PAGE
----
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The process of a laminar boundary layer becoming turbulent is known as boundary layer transition. This process is an extraordinarily complicated process which at present is not fully understood. However, as the result of many decades of intensive research, certain features have become gradually clear, and it is known that the process proceeds through a series of stages.

Transition stages

The initial stage of the natural transition process is known as the receptivity phase and consists of the transformation of external disturbances in the outer freestream flow over the boundary layer (such as freestream turbulence, surface roughness, acoustic noise etc.) into internal instability oscillations within the boundary layer. Upon entering the boundary layer, a wide spectrum of disturbances are present. Many of these disturbances decay, however, and only a limited number become amplified with further downstream development.

The second stage of the process, is the exponential growth of the few unstable disturbances. Since this stage is linear, it can be well-described by linear stability theory by following the most unstable mode. It is generally accepted that for subsonic incompressible boundary layers, these initial instabilities which cause transition and ultimately lead to turbulent flow, take the form of Tollmien–Schlichting waves.

In the third stage, the amplitudes of the disturbances now become large enough to introduce non-linearity effects. In low Reynolds number flows, the initial amplitude of the disturbances are insufficient to cause immediate transition. These waves must first develop within the boundary layer over a finite distance to trigger non-linear effects characteristic of the transition process. Here the uniform spanwise mean flow begins to become modulated by the non-linear interaction of the disturbances. In this third phase, the mean boundary layer profile now begins to become distorted and the boundary layer thickness varies strongly in the streamwise direction.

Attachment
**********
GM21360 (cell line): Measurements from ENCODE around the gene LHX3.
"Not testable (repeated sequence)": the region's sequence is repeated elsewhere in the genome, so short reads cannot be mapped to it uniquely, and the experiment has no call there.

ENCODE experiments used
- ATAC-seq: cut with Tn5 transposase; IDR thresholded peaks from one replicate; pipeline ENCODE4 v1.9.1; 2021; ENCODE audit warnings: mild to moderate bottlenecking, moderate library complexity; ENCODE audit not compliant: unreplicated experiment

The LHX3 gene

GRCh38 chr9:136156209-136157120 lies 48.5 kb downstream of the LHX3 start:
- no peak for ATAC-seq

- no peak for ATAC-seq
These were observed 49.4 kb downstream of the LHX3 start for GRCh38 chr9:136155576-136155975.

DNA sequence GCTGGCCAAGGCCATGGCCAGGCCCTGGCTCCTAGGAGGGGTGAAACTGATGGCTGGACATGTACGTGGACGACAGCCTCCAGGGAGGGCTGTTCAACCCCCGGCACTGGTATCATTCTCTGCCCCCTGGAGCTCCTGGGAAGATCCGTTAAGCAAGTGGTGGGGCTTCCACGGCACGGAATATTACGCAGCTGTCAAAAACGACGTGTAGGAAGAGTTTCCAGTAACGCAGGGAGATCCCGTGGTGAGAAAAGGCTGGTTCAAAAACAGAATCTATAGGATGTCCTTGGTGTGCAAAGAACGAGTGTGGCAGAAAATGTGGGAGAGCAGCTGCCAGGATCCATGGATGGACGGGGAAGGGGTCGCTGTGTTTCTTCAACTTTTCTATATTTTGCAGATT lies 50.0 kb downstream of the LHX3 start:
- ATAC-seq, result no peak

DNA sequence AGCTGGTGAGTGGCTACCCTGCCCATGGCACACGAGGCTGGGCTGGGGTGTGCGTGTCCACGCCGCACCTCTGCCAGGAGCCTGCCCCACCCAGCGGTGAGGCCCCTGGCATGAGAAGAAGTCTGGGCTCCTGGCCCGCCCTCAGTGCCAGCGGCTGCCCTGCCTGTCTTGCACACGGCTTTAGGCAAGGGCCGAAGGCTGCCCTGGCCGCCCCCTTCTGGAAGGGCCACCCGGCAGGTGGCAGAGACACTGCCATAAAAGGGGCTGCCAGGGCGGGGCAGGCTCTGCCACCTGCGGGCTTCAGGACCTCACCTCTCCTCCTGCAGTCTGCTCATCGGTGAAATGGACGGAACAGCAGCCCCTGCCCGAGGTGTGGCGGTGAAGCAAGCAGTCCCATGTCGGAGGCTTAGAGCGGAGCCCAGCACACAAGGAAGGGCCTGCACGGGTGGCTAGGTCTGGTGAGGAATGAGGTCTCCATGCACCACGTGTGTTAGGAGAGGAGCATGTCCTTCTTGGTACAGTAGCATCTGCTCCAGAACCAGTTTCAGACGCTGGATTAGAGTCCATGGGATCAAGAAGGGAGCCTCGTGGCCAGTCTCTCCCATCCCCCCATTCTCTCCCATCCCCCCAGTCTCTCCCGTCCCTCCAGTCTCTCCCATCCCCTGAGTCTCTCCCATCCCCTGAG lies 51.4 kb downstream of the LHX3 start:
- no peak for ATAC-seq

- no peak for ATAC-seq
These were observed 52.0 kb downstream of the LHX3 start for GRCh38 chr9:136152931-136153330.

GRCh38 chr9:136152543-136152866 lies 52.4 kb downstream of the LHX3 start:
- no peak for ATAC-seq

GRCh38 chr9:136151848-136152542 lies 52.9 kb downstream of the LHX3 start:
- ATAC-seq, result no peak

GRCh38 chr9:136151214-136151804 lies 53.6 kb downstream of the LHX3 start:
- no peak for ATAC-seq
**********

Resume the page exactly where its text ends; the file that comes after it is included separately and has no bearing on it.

Due to the distortion of the boundary layer, inflexional mean profiles develop and a fourth stage is reached, where the boundary layer becomes unstable to three-dimensional high-frequency disturbances. The frequencies observed in this phase are typically an order-of-magnitude greater than those observed in the initial stages, and this is generally referred to as secondary instability. Finally, an explosive growth of these high-frequency disturbances initiates the fifth and final phase, the breakdown into turbulence.

Numerous experiments in recent decades have revealed that the extent of the amplification region, and hence the location of the transition point on the body surface, is strongly dependent not only upon the amplitude and/or the spectrum of external disturbances but also on their physical nature. Some of the disturbances easily penetrate into the boundary layer and turn into Tollmien-Schlichting waves, whilst others do not. Consequently, the concept of boundary layer transition is a complex one and still lacks a complete theoretical exposition.

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